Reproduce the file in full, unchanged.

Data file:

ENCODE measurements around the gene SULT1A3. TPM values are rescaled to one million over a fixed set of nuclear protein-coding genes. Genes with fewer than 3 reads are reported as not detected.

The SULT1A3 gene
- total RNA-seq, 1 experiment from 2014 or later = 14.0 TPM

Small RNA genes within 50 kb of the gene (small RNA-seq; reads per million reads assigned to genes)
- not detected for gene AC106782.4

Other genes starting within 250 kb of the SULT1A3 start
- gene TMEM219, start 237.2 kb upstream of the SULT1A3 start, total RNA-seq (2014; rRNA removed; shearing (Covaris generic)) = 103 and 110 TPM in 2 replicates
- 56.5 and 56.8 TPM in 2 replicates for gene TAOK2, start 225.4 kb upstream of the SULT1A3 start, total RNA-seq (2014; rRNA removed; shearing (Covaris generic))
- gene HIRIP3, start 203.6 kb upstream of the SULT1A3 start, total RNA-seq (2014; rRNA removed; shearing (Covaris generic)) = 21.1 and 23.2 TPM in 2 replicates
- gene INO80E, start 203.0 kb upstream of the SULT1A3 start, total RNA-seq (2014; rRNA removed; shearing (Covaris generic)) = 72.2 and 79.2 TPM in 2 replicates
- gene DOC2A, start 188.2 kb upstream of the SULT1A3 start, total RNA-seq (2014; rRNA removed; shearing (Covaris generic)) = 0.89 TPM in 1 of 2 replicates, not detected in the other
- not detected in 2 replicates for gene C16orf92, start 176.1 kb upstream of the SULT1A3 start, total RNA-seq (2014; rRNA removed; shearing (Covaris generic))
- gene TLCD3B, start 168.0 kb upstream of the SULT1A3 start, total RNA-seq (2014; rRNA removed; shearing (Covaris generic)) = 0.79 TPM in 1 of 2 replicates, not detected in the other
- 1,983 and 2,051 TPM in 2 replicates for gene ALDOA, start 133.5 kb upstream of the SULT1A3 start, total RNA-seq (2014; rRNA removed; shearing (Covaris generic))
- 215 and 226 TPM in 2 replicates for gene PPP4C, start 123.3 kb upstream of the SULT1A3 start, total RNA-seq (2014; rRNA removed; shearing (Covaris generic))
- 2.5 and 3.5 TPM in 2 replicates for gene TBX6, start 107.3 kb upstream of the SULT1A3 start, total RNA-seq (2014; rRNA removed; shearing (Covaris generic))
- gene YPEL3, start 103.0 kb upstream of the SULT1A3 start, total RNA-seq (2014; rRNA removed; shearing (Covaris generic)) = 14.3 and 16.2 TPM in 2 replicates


ENCODE measurements around the gene SULT1A3. TPM values are rescaled to one million over a fixed set of nuclear protein-coding genes. Genes with fewer than 3 reads are reported as not detected.

The SULT1A3 gene
- total RNA-seq, 1 experiment from 2014 or later = 14.0 TPM

Small RNA genes within 50 kb of the gene (small RNA-seq; reads per million reads assigned to genes)
- not detected for gene AC106782.4

Other genes starting within 250 kb of the SULT1A3 start
- gene TMEM219, start 237.2 kb upstream of the SULT1A3 start, total RNA-seq (2014; rRNA removed; shearing (Covaris generic)) = 103 and 110 TPM in 2 replicates
- 56.5 and 56.8 TPM in 2 replicates for gene TAOK2, start 225.4 kb upstream of the SULT1A3 start, total RNA-seq (2014; rRNA removed; shearing (Covaris generic))
- gene HIRIP3, start 203.6 kb upstream of the SULT1A3 start, total RNA-seq (2014; rRNA removed; shearing (Covaris generic)) = 21.1 and 23.2 TPM in 2 replicates
- gene INO80E, start 203.0 kb upstream of the SULT1A3 start, total RNA-seq (2014; rRNA removed; shearing (Covaris generic)) = 72.2 and 79.2 TPM in 2 replicates
- gene DOC2A, start 188.2 kb upstream of the SULT1A3 start, total RNA-seq (2014; rRNA removed; shearing (Covaris generic)) = 0.89 TPM in 1 of 2 replicates, not detected in the other
- not detected in 2 replicates for gene C16orf92, start 176.1 kb upstream of the SULT1A3 start, total RNA-seq (2014; rRNA removed; shearing (Covaris generic))
- gene TLCD3B, start 168.0 kb upstream of the SULT1A3 start, total RNA-seq (2014; rRNA removed; shearing (Covaris generic)) = 0.79 TPM in 1 of 2 replicates, not detected in the other
- 1,983 and 2,051 TPM in 2 replicates for gene ALDOA, start 133.5 kb upstream of the SULT1A3 start, total RNA-seq (2014; rRNA removed; shearing (Covaris generic))
- 215 and 226 TPM in 2 replicates for gene PPP4C, start 123.3 kb upstream of the SULT1A3 start, total RNA-seq (2014; rRNA removed; shearing (Covaris generic))
- 2.5 and 3.5 TPM in 2 replicates for gene TBX6, start 107.3 kb upstream of the SULT1A3 start, total RNA-seq (2014; rRNA removed; shearing (Covaris generic))
- gene YPEL3, start 103.0 kb upstream of the SULT1A3 start, total RNA-seq (2014; rRNA removed; shearing (Covaris generic)) = 14.3 and 16.2 TPM in 2 replicates